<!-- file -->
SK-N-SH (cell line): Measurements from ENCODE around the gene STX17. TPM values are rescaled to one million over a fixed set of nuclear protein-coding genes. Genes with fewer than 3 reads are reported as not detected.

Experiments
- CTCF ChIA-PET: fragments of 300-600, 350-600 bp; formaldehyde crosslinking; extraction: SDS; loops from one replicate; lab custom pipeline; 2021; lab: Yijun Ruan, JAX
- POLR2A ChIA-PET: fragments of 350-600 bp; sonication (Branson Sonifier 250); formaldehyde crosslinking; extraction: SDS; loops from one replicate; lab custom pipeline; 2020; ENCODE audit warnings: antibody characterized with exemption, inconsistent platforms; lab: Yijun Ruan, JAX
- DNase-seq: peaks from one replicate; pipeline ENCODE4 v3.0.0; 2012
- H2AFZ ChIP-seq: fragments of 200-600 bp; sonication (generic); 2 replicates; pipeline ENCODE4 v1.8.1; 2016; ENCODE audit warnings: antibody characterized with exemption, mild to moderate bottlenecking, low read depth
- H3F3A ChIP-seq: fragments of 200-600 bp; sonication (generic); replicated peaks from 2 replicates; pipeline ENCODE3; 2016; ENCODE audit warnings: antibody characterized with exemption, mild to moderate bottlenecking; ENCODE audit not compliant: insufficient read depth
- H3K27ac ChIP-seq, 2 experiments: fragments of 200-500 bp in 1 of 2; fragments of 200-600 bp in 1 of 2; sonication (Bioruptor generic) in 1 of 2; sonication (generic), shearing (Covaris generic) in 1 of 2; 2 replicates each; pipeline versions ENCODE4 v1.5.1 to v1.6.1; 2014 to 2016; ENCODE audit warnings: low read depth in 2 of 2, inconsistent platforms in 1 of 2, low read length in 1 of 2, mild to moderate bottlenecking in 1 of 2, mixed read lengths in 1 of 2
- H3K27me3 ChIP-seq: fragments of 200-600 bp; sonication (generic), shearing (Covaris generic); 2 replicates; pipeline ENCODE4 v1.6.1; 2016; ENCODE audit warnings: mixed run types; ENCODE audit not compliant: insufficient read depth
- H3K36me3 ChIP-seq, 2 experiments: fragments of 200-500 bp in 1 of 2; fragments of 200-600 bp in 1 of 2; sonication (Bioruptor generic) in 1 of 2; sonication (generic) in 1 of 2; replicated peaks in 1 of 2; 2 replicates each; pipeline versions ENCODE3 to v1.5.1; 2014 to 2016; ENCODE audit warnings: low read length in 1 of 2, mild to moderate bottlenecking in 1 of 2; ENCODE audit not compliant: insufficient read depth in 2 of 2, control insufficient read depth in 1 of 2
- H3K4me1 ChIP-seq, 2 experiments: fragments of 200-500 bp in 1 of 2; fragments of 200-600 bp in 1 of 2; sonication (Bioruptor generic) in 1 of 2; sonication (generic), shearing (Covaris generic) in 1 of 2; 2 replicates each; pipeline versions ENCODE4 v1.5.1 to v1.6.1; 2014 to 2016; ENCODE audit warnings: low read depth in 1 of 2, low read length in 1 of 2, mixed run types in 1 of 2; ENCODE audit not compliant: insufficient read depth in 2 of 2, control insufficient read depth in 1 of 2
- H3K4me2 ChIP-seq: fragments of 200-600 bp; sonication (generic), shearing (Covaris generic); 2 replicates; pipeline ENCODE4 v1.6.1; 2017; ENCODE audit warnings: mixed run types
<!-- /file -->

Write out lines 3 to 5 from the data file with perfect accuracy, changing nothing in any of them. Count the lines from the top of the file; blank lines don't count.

- CTCF ChIA-PET: fragments of 300-600, 350-600 bp; formaldehyde crosslinking; extraction: SDS; loops from one replicate; lab custom pipeline; 2021; lab: Yijun Ruan, JAX
- POLR2A ChIA-PET: fragments of 350-600 bp; sonication (Branson Sonifier 250); formaldehyde crosslinking; extraction: SDS; loops from one replicate; lab custom pipeline; 2020; ENCODE audit warnings: antibody characterized with exemption, inconsistent platforms; lab: Yijun Ruan, JAX
- DNase-seq: peaks from one replicate; pipeline ENCODE4 v3.0.0; 2012